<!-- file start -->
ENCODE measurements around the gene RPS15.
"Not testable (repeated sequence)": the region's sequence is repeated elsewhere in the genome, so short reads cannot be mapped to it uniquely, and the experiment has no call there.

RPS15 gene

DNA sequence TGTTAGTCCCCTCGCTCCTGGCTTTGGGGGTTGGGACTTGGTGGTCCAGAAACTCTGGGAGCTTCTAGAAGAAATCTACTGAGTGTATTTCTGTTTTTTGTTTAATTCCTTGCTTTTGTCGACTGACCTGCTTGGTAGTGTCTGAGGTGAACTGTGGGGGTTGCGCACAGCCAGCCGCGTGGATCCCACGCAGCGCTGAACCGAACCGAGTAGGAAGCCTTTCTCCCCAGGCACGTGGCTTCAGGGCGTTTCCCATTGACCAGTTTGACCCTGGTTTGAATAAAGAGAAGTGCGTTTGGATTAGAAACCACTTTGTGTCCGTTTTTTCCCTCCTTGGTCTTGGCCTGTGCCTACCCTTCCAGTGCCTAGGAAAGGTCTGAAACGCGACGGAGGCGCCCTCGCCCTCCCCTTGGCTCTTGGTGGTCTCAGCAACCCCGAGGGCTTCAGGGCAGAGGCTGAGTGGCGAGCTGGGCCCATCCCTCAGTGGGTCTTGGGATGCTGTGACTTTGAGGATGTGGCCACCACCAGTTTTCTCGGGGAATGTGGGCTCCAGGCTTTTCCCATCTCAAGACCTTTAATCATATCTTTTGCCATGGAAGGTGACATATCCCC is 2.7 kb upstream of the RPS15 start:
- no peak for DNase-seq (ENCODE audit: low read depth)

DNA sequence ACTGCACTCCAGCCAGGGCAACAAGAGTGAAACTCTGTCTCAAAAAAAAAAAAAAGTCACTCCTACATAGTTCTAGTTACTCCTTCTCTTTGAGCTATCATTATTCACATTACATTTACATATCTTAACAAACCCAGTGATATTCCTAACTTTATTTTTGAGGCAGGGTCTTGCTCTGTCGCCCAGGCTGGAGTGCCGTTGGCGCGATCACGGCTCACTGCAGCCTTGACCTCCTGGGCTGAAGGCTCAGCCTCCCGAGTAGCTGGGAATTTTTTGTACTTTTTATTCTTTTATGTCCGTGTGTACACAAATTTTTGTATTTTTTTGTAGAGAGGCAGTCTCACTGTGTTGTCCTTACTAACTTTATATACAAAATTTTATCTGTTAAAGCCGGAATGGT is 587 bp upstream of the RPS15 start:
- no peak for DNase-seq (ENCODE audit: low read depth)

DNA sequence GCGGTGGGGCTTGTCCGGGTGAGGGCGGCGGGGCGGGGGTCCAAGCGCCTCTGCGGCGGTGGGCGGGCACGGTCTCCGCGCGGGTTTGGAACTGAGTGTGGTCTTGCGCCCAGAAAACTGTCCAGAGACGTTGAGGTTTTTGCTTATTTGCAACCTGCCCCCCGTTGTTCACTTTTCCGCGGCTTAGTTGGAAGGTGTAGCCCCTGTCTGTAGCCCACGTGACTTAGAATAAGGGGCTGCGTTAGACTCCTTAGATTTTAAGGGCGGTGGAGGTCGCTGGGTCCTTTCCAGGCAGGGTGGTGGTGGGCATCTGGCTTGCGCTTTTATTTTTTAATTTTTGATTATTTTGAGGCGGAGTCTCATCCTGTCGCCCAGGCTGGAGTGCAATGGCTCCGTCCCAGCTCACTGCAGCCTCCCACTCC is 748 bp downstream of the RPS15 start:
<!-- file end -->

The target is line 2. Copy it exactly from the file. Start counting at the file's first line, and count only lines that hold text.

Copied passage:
"Not testable (repeated sequence)": the region's sequence is repeated elsewhere in the genome, so short reads cannot be mapped to it uniquely, and the experiment has no call there.